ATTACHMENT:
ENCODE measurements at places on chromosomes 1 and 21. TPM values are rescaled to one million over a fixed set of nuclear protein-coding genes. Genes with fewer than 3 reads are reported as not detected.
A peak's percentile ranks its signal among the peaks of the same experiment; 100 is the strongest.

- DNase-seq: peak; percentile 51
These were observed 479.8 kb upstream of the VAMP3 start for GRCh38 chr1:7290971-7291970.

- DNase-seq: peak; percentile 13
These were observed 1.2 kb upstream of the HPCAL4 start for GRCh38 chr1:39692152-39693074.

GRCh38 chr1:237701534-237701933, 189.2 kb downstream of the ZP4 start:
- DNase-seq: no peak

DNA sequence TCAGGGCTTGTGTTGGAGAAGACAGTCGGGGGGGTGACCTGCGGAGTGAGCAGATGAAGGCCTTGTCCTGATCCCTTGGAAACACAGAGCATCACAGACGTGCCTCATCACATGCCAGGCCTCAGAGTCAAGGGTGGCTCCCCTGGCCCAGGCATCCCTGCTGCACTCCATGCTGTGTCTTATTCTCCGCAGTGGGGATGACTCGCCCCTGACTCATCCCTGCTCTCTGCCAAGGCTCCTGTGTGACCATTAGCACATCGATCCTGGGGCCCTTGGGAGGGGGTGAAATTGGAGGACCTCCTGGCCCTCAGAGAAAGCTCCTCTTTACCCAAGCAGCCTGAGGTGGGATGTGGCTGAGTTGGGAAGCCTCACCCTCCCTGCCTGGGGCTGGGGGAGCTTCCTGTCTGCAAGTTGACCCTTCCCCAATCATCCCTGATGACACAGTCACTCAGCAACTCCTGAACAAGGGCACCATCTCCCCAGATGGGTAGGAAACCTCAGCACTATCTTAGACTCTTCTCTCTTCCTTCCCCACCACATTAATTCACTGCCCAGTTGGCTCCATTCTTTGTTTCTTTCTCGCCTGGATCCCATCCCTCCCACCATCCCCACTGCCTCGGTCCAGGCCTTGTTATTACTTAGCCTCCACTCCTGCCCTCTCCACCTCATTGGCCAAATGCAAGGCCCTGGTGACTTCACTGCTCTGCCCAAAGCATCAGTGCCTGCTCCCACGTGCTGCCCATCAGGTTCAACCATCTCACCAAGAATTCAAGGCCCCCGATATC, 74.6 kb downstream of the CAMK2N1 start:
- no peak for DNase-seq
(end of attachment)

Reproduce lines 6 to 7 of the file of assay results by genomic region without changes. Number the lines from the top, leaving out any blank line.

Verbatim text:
These were observed 1.2 kb upstream of the HPCAL4 start for GRCh38 chr1:39692152-39693074.

GRCh38 chr1:237701534-237701933, 189.2 kb downstream of the ZP4 start: